Andreea Zaharia talks about the beauty of the patterns that shape our lives…
Numbers have been shaping our universe from the beginning of its existence, from its primordial frame to the far more complicated canvas that was stretched over millions of years by the ongoing evolution of mankind and the expansion of the universe.
We come across numbers in every aspect of our lives – the buildings you see when you walk down the street, the meal you’re cooking and the thoughts you’re thinking.
Everything can be measured because there is always a pattern. The universe itself is made of patterns that we like to call numbers. Einstein’s well-known equation e=mc² tells us how numbers lay at the very heart of space and time.
The patterns are everywhere – for example the number 3, which is considered sacred in some cultures, is found in religion, song writing, traffic lights and so on. It is the central point of many religions: the Holy Trinity formed of Father, Son and Holy Ghost. We see this number in our everyday life – the 3 meals of the day, the kids learning their ABCs and the “ready, set, go”. Not to mention the song “Row, row, row your boat”. It is also found in Fibonacci’s sequence and in the triangles that are a fundamental part of mathematics, architecture and even art.
Fibonacci’s sequence applies to everything we find in nature. Every number in the sequence is the sum of its two predecessors, except for the first two numbers, 1 and 1. So it goes like this: 1, 1, 2, 3, 5, 8, 13…. If we use squares of the sizes in the sequence and connect their opposite corners by drawing circular arcs, we can even use numbers to create the representation of the so-called “golden spiral”, that, amazingly, looks like the shell of a snail. The sequence has applications in computer science (the Fibonacci search technique) and mathematics, but the patterns are also found in nature; the petals of a flower, the branches of a tree and the structure of a pine cone.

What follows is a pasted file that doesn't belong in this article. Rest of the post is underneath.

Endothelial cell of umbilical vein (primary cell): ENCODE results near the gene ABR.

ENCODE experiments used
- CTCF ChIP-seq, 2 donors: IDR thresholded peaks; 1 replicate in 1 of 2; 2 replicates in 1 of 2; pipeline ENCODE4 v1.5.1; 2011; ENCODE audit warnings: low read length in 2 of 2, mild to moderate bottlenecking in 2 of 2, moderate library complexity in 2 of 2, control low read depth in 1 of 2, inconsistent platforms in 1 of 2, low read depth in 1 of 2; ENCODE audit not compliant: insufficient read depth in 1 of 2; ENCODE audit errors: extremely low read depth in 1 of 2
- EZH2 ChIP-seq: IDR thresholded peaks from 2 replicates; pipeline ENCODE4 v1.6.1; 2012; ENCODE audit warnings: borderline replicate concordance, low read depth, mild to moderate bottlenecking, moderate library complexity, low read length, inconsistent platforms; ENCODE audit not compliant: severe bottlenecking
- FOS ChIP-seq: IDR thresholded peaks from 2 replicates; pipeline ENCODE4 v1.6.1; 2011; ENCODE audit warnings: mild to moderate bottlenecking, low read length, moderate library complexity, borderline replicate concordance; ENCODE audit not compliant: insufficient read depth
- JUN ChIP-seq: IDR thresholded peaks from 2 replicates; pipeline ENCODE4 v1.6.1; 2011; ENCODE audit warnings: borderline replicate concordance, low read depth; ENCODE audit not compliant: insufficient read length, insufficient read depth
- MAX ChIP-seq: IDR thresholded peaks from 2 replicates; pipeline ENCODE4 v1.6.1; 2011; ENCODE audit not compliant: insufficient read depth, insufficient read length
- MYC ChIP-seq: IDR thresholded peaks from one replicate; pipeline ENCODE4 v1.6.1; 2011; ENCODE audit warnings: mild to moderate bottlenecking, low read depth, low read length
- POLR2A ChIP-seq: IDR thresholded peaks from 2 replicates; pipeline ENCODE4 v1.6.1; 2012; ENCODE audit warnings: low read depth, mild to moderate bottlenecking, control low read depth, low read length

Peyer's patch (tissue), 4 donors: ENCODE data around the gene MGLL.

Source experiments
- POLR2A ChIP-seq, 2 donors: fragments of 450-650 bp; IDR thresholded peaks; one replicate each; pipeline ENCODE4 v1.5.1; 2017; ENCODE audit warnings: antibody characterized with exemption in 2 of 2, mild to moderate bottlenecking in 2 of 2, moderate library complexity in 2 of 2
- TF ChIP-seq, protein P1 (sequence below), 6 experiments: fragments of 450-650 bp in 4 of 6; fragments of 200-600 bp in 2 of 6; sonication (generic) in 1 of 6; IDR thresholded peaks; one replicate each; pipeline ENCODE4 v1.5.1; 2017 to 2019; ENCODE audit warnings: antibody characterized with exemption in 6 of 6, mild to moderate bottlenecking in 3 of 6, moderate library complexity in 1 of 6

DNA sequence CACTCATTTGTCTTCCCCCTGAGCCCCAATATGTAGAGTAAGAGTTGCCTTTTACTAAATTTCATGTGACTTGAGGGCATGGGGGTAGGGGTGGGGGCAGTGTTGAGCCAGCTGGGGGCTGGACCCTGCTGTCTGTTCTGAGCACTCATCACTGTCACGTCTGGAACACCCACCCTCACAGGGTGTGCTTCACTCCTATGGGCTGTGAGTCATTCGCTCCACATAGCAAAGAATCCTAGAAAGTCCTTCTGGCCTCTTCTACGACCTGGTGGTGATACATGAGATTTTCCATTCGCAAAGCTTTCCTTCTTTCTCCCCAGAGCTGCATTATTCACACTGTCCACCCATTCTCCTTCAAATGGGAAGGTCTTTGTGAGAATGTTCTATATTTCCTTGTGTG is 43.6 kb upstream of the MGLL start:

Music is another art from which is more based on numbers than you would think. Pythagoras, the great mathematician, had discovered the 2:1 ratio, and from that, he developed the musical scale of today. He is also the inventor of one of the fundamental theorems that lay at the heart of mathematics, x²+y²=z², which describes the relation between the sides of a right triangle. Fibonacci also gave a contribution to music; the piano. For example, if you take the major C scale, you will notice 8 white keys (numbers of notes in an octave, also a number from the sequence). The chromatic scale has 5 black keys in it (number found in the sequence), 2 and a separate group of 3 (also numbers from the sequence).
The recipe for that delicious cake you’re eating has numbers in it (how many eggs, ounces of flour, pints of milk). When you drive, you shift from the 3rd gear to the 4th. The music you’re listening to is just the interpretation of a frequency, of a few 1s and 0s. The beauty lies in its simplicity. There is an infinity of numbers, and an infinity of infinities. Everything around us is made of numbers. You are made of numbers, and so am I. Enjoy that feeling.
By Andreea Zaharia